Reviewed by Chris Ludovici
At its core, Ken Kalfus’s Equilateral is about communication: communication between an empire and its subjects; between visionaries and those who finance that vision; between the people who plan a task and those who realize it. And— most essentially to plot while least essentially to the narrative— Equilateral is about communication between the planets Earth and Mars. In a little over two hundred pages, Kalfus manages to tell a rich, fascinating story about our need to connect with something outside of ourselves, and our inherent limitations that keep us from doing just that.
The discovery of canals on the surface of Mars has led the nineteenth century scientific community to conclude that there is indeed intelligent life on our closest celestial neighbor, setting in motion a mad scramble to be the first culture to make contact with it. In Egypt, British astronomer Sanford Thayer is nearing completion of his Equilateral, a gigantic equilateral triangle, each side five feet deep and more than three hundred miles long, dug in the dessert that, once completed, will be filled with pitch and set on fire, creating a “space flare” so large it will be visible to the sure-to-be-there Martian astronomers gazing at the Earth through telescopes of their own.
Thayer is working under a tight deadline. Years of planning and construction will have been for nothing if the Equilateral isn’t complete by June 17th 1894, the day Earth is most clearly visible to Mars for several years. Thayer, with the help of his trusted assistant Miss Kennedy and a native Egyptian servant girl known only as Bint, does all he can to ensure the success of the Equilateral in the face of mounting setbacks.
Kalfus’s theme of communication and its inherent limitations emerges through these setbacks and the responses by Thayer and his crew. A good and honorable man, Thayer believes that his Equilateral, as an unmistakably logically pure mathematical expression, will signal to Earth’s neighbors that it is populated with reasonable creatures worthy of attention. Rational and scientific to a fault, he has embraced not just the purity of mathematics but of Darwin’s theory of evolution, as well. He believes unquestioningly that the Martian civilization is older and therefore more evolved and enlightened than our own. Thayer is desperate to reach out and contact the Martians, to talk to and learn from what he is sure is a race of beings that will do nothing but improve the human experience.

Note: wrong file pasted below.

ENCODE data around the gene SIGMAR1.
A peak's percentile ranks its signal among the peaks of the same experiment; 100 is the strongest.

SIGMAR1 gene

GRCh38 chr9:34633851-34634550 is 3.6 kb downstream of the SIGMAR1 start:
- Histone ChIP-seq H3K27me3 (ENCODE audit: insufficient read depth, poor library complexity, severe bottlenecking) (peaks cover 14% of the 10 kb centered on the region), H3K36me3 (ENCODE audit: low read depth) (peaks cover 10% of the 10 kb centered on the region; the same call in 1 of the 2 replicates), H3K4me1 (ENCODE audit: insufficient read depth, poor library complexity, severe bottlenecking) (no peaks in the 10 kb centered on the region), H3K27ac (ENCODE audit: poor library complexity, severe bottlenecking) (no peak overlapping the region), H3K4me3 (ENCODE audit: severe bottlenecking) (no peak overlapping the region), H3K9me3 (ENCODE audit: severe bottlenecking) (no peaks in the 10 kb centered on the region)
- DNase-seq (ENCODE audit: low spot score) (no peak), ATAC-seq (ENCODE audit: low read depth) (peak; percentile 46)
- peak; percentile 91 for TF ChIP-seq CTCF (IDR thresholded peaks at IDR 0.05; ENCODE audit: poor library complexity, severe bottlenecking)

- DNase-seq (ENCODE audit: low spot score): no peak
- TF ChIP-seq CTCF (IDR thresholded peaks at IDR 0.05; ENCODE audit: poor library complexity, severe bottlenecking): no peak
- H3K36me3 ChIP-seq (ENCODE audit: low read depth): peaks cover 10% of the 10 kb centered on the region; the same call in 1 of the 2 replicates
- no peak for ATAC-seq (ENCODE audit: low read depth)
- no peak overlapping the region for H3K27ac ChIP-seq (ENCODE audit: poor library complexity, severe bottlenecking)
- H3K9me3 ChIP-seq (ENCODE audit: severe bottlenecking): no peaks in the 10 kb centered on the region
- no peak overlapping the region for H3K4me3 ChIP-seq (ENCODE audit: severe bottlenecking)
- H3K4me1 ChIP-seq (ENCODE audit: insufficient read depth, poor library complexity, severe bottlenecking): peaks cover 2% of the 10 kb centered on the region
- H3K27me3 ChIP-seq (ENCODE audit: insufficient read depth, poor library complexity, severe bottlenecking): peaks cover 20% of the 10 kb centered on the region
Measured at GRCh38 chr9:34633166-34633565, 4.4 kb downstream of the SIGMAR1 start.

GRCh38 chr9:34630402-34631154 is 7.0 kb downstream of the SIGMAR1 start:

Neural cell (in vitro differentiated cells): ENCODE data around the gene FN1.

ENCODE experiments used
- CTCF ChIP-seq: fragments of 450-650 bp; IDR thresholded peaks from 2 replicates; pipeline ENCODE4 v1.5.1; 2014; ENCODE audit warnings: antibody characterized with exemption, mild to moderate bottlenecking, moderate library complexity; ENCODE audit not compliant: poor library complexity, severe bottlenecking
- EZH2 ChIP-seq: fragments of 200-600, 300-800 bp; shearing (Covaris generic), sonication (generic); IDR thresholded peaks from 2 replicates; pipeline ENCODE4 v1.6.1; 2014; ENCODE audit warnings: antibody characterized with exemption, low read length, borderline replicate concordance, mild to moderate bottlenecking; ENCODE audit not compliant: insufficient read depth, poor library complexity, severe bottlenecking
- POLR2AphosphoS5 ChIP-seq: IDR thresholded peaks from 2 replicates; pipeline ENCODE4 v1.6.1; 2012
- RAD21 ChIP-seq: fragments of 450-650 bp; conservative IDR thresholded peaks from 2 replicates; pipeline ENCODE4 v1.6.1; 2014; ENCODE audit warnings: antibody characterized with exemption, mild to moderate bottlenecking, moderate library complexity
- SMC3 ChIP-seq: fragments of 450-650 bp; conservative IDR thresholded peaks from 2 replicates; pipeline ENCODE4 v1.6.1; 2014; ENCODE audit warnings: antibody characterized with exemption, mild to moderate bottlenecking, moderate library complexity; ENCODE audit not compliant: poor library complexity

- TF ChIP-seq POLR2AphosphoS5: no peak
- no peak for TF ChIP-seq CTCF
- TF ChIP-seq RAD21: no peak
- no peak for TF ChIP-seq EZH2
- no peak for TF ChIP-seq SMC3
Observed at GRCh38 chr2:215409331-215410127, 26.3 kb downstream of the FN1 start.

But his mission to communicate with the Martians is at constant risk due to his inability and unwillingness to communicate effectively with “savages” marshaled to go about the business of building his great Equilateral. Noble Thayer’s intentions are, he’s still a 19th century Englishman, susceptible to the rampant misogyny, racism, and imperialism of his time. He believes in the inherent superiority of the white English way, and the duty of all other races to fall in line and do what’s necessary to further his naturally superior goals.
In Equilateral, success or failure rests again and again on the ability for the characters to understand and work with one another. From the massive Equilateral project itself— to the equally massive fundraising required to keep it running, to the much smaller romantic triangle between Thayer, Miss. Kennedy, and Bint.
Equilateral is a morally complicated story told with grace and clarity. There’s a lot going on but it never feels overwhelming or confusing. Kalfus’s prose is elegant; his characters, sharply realized and sympathetic. The novel is smart enough to ask big questions, and smart enough to not definitively answer them. The plot, while simple, has drive and purpose. It’s hard not to get swept up in the narrative drive and optimism, misguided though it is, about the potential contact with the Martians. Reading it, I knew rationally that there was no life on Mars and that Thayer’s quest was doomed to failure, but there was another less logical part of me that was holding out hope.
With Equilateral, Ken Kalfus has managed to produce a two hundred page epic, and a taut page turner out of a quest doomed to failure. An impressive accomplishment.
–June 8, 2013
Chris Ludovici has published articles in The Princeton Packet and online at Cinedelphia. His fiction has appeared in several literary magazines, and in 2009 he won the Judith Stark awards in fiction and drama. He has completed three novels, two on his own and one with his wife Desi whom he lives with along with their son Sam and too many cats in Drexel Hill.